Yet, the best deal for taxpayers in this case may have very well been for Qorvis to represent the interests of the FDA. Mildred Cooper sure thought so and that’s why she was hired.
In the interest of full disclosure, I do know a few of the Qorvis executives fairly well. My firm competes against their technology practice and I’d like to think there is a healthy respect between our companies. Yet, I have no love for Qorvis. They’re a competitor.
In this case though I do believe they’re going to get a lot of undeserved knocks in the business and trade media. That’s because the world works on relationships…except apparently in government.
Thursday, October 2, 2008
There is a scene in the movie PCU in which the lead character Droz played by Jeremy Piven says to a friend bound for a concert, “What’s this? You’re wearing the shirt of the band you’re going to see? Don’t be that guy.”
We live in a world of unwritten rules. Organizations and social groups have them. Companies have them. Even institutions are defined by them.
Consider our national pastime, baseball. The game is more than balls and strikes. For instance, if one team’s pitcher hits a batter (on purpose or by accident) then a pitcher for the other team is obligated to do the same. Ironically, the sport has so many meaningful unwritten rules that Baseball Digest actually researched and published a book on the subject.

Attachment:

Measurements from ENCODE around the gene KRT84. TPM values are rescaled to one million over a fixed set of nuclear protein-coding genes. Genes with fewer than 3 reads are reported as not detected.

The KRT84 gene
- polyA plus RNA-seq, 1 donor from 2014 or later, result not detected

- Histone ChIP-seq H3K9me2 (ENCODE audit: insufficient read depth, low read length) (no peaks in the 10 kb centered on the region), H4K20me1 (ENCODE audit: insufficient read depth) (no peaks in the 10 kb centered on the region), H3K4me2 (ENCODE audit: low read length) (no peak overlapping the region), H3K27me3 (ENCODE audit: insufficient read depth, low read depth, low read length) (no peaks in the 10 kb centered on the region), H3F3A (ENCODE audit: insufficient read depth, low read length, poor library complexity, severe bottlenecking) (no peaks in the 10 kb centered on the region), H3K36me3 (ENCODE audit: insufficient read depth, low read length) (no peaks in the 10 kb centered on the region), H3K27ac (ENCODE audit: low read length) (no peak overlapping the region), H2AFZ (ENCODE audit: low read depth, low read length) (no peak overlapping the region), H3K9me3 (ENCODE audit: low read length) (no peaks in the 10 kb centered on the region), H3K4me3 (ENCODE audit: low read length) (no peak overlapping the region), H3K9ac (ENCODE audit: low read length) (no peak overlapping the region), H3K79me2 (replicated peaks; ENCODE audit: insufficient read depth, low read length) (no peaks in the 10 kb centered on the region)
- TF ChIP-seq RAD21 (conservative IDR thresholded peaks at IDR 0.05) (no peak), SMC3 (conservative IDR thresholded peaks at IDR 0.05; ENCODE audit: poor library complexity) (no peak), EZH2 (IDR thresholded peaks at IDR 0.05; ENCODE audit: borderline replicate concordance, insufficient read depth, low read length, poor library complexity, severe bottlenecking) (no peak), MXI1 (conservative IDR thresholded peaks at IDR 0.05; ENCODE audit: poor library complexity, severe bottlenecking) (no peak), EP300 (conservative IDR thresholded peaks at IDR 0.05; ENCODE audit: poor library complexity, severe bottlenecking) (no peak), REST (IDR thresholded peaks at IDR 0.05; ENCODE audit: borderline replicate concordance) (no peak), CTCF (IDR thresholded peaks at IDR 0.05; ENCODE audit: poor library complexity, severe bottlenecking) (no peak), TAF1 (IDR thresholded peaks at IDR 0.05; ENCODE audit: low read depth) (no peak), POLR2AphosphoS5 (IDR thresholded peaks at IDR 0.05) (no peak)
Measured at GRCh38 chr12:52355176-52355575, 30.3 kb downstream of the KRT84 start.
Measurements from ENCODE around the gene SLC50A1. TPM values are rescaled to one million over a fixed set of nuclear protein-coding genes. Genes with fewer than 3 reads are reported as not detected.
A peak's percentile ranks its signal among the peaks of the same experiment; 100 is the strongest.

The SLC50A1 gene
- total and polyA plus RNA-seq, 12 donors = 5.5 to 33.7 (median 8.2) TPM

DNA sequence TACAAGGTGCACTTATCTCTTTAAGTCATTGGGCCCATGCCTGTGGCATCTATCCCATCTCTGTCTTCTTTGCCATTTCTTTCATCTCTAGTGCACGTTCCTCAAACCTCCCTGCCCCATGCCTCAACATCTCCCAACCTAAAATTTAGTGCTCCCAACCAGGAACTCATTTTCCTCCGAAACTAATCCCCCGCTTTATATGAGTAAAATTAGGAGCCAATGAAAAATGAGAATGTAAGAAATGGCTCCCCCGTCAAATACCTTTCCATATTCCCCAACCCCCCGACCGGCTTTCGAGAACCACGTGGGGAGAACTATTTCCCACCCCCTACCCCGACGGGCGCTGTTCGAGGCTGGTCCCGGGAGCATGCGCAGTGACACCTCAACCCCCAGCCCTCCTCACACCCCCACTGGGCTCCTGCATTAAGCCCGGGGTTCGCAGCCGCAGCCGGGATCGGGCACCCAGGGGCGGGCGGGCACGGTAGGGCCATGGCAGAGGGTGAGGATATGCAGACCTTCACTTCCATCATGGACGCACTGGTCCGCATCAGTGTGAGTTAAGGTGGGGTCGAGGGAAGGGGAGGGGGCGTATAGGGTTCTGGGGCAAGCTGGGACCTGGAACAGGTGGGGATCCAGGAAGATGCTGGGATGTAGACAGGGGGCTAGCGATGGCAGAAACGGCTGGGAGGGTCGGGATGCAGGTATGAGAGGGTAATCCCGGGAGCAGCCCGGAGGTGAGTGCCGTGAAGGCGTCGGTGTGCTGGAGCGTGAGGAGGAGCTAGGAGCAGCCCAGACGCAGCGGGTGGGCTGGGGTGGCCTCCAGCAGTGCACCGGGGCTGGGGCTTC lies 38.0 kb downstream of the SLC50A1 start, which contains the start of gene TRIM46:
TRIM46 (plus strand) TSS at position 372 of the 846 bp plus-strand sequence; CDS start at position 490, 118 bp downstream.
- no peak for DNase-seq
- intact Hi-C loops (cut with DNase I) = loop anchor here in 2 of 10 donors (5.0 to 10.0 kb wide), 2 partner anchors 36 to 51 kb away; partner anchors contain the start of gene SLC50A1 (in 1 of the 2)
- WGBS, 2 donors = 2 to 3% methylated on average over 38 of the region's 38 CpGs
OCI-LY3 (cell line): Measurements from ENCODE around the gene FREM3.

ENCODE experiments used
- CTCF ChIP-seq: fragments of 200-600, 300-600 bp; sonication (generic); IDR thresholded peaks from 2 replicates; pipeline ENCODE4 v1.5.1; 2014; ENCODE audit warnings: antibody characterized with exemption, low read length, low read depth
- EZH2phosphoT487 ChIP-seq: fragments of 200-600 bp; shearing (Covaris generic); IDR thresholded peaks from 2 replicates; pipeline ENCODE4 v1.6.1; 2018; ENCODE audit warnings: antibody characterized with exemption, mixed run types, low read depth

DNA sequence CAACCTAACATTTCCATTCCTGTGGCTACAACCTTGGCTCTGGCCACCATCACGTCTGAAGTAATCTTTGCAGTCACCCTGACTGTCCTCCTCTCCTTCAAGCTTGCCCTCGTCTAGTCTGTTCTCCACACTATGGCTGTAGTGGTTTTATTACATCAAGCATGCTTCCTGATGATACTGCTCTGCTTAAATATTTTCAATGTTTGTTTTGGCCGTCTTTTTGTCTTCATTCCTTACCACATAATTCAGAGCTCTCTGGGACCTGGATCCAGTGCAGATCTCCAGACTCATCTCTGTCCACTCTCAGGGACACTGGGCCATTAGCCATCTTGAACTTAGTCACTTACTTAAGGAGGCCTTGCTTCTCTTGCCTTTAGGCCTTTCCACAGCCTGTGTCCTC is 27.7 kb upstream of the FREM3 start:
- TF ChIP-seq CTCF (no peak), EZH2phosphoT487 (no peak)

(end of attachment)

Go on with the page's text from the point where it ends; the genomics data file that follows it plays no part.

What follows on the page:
The practice of media relations – a cornerstone of most PR campaigns – is also defined by its unwritten rules. How (and when) to contact a journalist? What publications should only be pitched an exclusive? Why to never say your company has no competitors? An understanding of the guidelines to engage with journalists is what separates true professionals from the also-rans.
Now we come to social media and the shadowy rules that guide interaction in the blogosphere, through social networks and in other online forums. Again, there’s a lot at stake as failure to abide will result in an individual being ostracized, as well as damage to their company’s brand.
There are a couple of guidelines which are universal:
1. Participate in the discussion before trying to shape it
2. Identify who you are and any affiliations that color your opinion
3. Always provide content of value or risk being tagged a spammer
Yet, there are other possible unwritten rules which have yet to be uniformly adopted. Here are a few examples:
-If someone follows me on Twitter, is it an insult to not follow them?
-If I exchange messages with a contact in LinkedIn or Facebook, is it appropriate for me to then phone them at their office?
-When writing content for a social network managed by a publication like Fast Company or Business Week, can I reference an article from a competitive magazine?
What do you think? Also, are there other unwritten rules that are now accepted as gospel?